It’s 2014 now, in case you haven’t gotten the memo. I suppose this happens to everyone with the passage of time, but the numbers attached to the years we’re living in seem more and more surreal to me. I can remember when the arrival of 1976 was a big deal. Then 1984, then 1999…9/11 seems like a relatively recent event to me, but all these are now receding into the distant past.
There are only two responses to this. One is to panic, and the other is to focus on the present moment and forget all about the numbers.
Which brings us back to Bowie, because the moment has arrived for me to name my album of the year for 2013. I am giving it to David for The Next Day, as there was little doubt I would, though I had to at least go through the charade of considering others.
I was a little tempted to give the nod Kanye West’s Yeezus, mostly just because Kanye pisses people off so bad, and I love him for that. Plus one of the last things Lou Reed wrote before his demise was an effusively positive review of this album. But in truth Yeezus is, not an afterthought exactly, but only one prong in Yeezy’s ongoing multi-front battle for world domination. He no longer wants to be classified in the realm of musicians, but now thinks of himself somewhere in the sphere of Napoleon, Alexander the Great, and of course Jesus the Christ. Which is crazy, granted. But I wonder, how many times in 2013 did people ask the question “What would Jesus do?”, and how many times did someone say “I wonder what Yeezus is doing right now?” And unlike the former, the latter was easy to answer, as long as you had your phone at hand.
I was also quite fond of Wise Up Ghost by Elvis Costello and the Roots. Both of these artists have sort of drifted off my radar in recent years, but this album plays up their strengths and minimizes their weaknesses; the result is heavy on both groove and melody. Even so it’s unlikely to have much long-term emotional resonance, which is an important consideration for an album of the year.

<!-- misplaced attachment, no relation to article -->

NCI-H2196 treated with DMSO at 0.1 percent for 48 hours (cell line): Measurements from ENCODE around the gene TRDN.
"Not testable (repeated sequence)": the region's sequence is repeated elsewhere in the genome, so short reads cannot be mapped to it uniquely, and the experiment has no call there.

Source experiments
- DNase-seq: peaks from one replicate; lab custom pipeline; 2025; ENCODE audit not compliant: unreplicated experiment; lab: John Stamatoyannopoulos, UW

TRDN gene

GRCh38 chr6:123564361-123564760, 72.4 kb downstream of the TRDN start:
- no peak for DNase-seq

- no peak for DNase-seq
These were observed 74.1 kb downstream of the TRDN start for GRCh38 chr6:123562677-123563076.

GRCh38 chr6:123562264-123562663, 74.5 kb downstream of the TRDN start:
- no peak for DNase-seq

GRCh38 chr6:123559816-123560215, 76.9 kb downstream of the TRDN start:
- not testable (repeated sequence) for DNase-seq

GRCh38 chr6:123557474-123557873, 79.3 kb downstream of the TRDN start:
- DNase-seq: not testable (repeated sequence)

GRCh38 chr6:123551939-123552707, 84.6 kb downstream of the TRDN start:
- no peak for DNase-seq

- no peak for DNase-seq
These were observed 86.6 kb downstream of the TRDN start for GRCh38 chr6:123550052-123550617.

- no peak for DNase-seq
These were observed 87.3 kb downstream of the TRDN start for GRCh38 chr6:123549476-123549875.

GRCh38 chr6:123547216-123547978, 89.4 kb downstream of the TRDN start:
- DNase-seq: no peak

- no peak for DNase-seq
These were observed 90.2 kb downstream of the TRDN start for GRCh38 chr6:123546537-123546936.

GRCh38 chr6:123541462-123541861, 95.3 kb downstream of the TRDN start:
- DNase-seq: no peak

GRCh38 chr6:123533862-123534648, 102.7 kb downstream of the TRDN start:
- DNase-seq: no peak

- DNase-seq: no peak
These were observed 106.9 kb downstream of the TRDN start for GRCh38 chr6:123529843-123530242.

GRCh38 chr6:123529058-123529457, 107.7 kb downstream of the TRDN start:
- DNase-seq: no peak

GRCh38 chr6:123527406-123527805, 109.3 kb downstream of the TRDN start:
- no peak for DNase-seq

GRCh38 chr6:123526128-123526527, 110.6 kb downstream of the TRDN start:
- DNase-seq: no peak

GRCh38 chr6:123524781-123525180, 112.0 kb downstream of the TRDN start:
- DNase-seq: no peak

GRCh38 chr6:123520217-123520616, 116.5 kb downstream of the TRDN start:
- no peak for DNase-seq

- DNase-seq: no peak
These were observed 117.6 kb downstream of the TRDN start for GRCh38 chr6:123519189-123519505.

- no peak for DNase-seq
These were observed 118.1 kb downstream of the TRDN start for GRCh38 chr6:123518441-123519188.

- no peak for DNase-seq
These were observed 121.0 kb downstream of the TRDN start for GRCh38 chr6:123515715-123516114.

Though to be perfectly frank I’m not sure that The Next Day will either. “Where Are We Now” aside, it seems intentionally designed to avoid any warm and fuzzy feelings. The music is tight-wound and snarling. Lyrically, references to war, pain, alienation, and death abound, and the album’s emotional centerpiece is probably “You Feel So Lonely You Could Die,” as perverse a piece of music as you’re likely to hear this century. The backing track is grand, swelling, and lush, complete with quotes from “The Supermen” and “Five Years.” The words are an absolutely vicious kiss-off to some unredeemable villain: “I can see you as a corpse/hanging from a beam”; “Death alone shall love you/I bet you’ll feel so lonely you could die.”
But I have to give David credit; it would have been all too easy to go in the nostalgia direction hinted at by “Where Are We Now,” but he chose a much more difficult path. The difference between an artist and an entertainer is that an entertainer gives the people what they want; an artist gives them what he or she thinks they ought to have. David Bowie née Jones is unquestionably an artist and today, on his 67th birthday, I salute him for that.